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Showing: 6881-6890 results of 6974

I. As Don Ippolito passed down the long narrow calle or footway leading from the Campo San Stefano to the Grand Canal in Venice, he peered anxiously about him: now turning for a backward look up the calle, where there was no living thing in sight but a cat on a garden gate; now running a quick eye along the palace walls that rose vast on either hand and notched the slender strip of blue sky visible overhead with the lines of their jutting... more...

CHAPTER ONE. OF CERTAIN PEOPLE. To begin a story of this kind at the beginning is hard; for when the beginning may have been, no man knows. Perhaps it was a hundred years ago—perhaps a thousand—perhaps ten thousand; and it may well be, yet longer ago, even, than that. Yet it can be told that John Schuyler came from a long line of clean-bodied, clean-souled, clear-eyed, clear-headed ancestors; and from these he had inherited... more...

CHAPTER I I MAKE NO EFFORT TO DEFEND MYSELF I am quite sure it was my Uncle Rilas who said that I was a fool. If memory serves me well he relieved himself of that conviction in the presence of my mother—whose brother he was—at a time when I was least competent to acknowledge his wisdom and most arrogant in asserting my own. I was a freshman in college: a fact—or condition, perhaps,—which should serve as an excuse for... more...

IN THE FLAT-WOODS. In approaching Jacksonville by rail, the traveler rides hour after hour through seemingly endless pine barrens, otherwise known as low pine-woods and flat-woods, till he wearies of the sight. It would be hard, he thinks, to imagine a region more unwholesome looking and uninteresting, more poverty-stricken and God-forsaken, in its entire aspect. Surely, men who would risk life in behalf of such a country deserved to win their... more...

CHAPTER I. t was Saturday afternoon, and Eva Nelson and Alice King were sitting in their little study parlor at the Hill House Seminary poring over their lesson chapter for the next day. It was the tenth chapter of St. Luke, with the story of the good Samaritan. At last Eva flung herself back and exclaimed, "We can't be good as they were in those Bible days, no matter what anybody says; things are different." "Of course they are," responded... more...


It seemed like a dream to be invited to join a party on a private Pullman car for an extended tour of close on eight thousand miles, all in these our United States! Yet such was the opportunity which was generously offered us in this springtime of 1898. It was to be "A Flight in Spring" of most intense interest. The journey was to embrace in its continued circuit, from New York back to New York, points as widely separated as New Orleans and San... more...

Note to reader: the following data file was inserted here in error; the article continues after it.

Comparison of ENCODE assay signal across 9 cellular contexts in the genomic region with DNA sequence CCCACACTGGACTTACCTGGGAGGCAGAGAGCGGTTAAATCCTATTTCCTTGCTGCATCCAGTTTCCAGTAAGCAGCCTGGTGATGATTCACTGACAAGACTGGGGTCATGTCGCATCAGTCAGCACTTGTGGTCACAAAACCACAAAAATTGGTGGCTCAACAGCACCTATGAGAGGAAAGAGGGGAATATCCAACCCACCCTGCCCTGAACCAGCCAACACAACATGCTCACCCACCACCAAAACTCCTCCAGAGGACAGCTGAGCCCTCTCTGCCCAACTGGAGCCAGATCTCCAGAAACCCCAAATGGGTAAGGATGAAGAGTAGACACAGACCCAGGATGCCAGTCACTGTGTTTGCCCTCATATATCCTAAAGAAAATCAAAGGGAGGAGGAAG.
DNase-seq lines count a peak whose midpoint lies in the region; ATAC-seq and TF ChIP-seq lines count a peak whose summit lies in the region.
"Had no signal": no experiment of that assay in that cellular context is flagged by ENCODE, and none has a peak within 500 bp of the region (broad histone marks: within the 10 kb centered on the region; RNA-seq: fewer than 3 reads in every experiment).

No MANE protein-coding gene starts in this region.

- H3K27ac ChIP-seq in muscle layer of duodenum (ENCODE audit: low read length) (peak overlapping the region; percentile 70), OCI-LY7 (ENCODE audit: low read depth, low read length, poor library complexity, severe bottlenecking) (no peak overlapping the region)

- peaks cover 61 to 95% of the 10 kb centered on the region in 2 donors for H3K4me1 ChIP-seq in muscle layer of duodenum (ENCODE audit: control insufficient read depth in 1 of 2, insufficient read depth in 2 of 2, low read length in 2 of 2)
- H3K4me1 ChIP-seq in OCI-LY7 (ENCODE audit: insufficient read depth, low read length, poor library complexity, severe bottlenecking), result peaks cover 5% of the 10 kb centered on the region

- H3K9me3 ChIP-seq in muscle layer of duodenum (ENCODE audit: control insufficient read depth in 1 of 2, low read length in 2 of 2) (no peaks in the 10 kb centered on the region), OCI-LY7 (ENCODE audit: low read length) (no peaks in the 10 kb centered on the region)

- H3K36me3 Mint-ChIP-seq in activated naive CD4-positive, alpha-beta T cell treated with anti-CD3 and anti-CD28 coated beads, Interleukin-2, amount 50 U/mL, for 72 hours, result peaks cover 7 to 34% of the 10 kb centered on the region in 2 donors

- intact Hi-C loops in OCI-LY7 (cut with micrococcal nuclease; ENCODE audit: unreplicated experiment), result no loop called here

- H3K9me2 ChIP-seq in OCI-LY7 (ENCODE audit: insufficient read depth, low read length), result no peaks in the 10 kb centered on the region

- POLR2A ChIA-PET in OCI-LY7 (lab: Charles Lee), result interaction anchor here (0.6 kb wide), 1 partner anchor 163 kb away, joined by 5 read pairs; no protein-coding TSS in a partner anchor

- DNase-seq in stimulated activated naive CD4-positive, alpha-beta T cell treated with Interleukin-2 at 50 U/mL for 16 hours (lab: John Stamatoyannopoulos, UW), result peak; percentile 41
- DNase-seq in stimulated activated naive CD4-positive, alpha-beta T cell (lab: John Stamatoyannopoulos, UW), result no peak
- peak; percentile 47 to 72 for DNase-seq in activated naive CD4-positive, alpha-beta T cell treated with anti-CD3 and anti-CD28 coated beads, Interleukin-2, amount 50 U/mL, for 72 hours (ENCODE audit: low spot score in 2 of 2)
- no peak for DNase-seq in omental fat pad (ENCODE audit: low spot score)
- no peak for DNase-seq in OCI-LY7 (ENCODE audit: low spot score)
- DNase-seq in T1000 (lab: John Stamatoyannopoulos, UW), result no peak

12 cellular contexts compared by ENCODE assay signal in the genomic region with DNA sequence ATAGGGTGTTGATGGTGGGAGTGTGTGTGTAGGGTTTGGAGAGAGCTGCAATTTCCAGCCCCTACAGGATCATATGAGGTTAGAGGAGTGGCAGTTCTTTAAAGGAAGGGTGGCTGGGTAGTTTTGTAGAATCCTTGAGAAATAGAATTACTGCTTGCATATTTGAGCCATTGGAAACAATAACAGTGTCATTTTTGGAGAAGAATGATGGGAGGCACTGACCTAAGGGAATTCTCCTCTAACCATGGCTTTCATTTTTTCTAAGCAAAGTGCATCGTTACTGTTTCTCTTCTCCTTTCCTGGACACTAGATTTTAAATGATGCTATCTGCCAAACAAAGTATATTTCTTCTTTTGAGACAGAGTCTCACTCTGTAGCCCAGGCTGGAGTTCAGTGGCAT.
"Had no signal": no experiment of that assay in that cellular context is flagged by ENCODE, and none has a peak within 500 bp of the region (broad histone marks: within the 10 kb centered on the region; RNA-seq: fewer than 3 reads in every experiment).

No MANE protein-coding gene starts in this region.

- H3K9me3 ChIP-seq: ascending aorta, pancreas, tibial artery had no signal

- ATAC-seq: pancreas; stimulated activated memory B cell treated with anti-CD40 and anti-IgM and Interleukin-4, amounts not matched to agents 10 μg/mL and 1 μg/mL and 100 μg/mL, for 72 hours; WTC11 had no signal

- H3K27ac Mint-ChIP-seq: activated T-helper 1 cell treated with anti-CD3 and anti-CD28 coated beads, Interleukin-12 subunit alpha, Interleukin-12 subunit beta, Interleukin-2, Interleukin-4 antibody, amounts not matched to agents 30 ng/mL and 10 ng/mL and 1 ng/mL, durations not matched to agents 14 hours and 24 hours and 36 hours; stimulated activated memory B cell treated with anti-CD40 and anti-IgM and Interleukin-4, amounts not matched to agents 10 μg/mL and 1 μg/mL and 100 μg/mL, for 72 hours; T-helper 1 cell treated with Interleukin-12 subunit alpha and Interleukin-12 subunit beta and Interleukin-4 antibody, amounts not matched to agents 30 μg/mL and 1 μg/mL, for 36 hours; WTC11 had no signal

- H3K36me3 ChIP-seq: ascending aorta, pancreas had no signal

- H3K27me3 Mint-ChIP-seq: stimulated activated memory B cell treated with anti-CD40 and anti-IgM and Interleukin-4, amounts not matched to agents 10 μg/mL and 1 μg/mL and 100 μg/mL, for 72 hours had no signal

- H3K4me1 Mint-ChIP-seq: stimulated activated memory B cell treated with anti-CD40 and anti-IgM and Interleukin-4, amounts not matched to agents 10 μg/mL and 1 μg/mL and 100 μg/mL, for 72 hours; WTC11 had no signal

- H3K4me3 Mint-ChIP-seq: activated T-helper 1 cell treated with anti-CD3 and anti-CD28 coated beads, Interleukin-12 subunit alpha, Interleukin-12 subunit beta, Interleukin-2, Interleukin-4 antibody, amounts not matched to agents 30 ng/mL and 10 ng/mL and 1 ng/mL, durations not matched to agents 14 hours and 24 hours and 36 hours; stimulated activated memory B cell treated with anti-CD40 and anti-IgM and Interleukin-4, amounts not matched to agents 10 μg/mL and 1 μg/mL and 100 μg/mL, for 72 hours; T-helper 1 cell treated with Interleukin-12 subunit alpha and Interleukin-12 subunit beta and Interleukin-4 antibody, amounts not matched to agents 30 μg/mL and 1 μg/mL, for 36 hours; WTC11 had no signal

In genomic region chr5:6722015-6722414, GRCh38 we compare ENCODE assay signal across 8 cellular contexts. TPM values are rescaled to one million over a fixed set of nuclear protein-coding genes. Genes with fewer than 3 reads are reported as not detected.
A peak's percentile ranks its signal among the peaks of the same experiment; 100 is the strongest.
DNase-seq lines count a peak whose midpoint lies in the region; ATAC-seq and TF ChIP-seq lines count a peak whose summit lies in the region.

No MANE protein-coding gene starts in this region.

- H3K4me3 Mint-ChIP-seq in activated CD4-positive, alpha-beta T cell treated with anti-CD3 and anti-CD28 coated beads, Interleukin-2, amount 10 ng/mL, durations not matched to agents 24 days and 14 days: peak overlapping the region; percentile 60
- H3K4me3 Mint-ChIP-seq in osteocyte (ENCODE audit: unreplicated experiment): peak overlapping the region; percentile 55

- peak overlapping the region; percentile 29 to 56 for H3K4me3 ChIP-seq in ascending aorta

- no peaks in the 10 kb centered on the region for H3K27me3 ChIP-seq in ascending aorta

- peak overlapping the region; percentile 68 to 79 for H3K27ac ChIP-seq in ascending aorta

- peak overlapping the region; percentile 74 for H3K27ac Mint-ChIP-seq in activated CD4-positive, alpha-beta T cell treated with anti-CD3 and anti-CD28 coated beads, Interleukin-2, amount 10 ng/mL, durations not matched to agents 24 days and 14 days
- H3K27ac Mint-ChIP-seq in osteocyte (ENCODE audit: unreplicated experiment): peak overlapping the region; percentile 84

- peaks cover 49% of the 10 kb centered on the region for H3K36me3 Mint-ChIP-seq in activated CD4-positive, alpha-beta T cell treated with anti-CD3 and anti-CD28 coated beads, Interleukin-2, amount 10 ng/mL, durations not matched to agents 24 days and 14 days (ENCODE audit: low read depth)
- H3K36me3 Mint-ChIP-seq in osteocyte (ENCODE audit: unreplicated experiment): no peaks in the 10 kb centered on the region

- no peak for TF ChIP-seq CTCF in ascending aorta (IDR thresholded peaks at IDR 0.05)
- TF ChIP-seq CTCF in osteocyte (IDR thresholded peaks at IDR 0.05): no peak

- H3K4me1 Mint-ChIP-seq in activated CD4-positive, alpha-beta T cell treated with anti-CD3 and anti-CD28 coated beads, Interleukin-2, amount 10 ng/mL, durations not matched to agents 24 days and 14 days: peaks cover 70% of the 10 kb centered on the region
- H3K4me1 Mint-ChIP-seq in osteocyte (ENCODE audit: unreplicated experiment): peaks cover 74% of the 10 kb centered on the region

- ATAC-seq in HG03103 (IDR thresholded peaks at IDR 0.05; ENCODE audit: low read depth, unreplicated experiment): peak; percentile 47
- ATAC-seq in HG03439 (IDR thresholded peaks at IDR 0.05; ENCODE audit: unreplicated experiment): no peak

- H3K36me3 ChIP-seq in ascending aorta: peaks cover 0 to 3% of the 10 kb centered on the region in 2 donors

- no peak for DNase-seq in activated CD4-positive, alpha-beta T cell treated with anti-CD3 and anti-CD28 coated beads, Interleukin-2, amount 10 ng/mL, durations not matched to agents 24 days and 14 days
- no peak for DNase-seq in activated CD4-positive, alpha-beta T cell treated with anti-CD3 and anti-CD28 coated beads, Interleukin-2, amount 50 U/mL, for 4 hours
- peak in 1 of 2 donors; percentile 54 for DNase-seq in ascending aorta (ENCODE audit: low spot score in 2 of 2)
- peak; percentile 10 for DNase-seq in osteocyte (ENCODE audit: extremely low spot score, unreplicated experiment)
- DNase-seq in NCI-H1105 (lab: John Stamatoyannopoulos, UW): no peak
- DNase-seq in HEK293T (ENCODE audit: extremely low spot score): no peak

Preface. In this tale I have left the battlefields of history, and have written a story of adventure in Australia, in the early days when the bush rangers and the natives constituted a real and formidable danger to the settlers. I have done this, not with the intention of extending your knowledge, or even of pointing a moral, although the story is not without one; but simply for a change--a change both for you and myself, but frankly, more for... more...

hat year we were all Romans, and I have to tell you that I look awful in a toga and short sword, but not nearly as awful as the Greek. You go to one of the big schools and naturally you turn out for the Class Reunion. Why not? There's money there, and good fellowship, and money, and the chance of a business contact that will do you some good. And money. Well, I wasn't that fortunate—and you can say that again because it's the story of my... more...

CHAPTER I. A CHANCE MEETING AT GENEVA. "By Jove! I may as well make an end of the thing right here to-night!" was the dejected conclusion of a long council of war over which Major Alan Hawke had presided, with the one straggling comfort of being its only member. All this long September afternoon he had dawdled away in feeding certain rapacious swans navigating gracefully around Rousseau's Island. He had consumed several Trichinopoly cigars in... more...

CHAPTER I. MISS OCTAVIA BASSETT. Slowbridge had been shaken to its foundations. It may as well be explained, however, at the outset, that it would not take much of a sensation to give Slowbridge a great shock. In the first place, Slowbridge was not used to sensations, and was used to going on the even and respectable tenor of its way, regarding the outside world with private distrust, if not with open disfavor. The new mills had been a trial... more...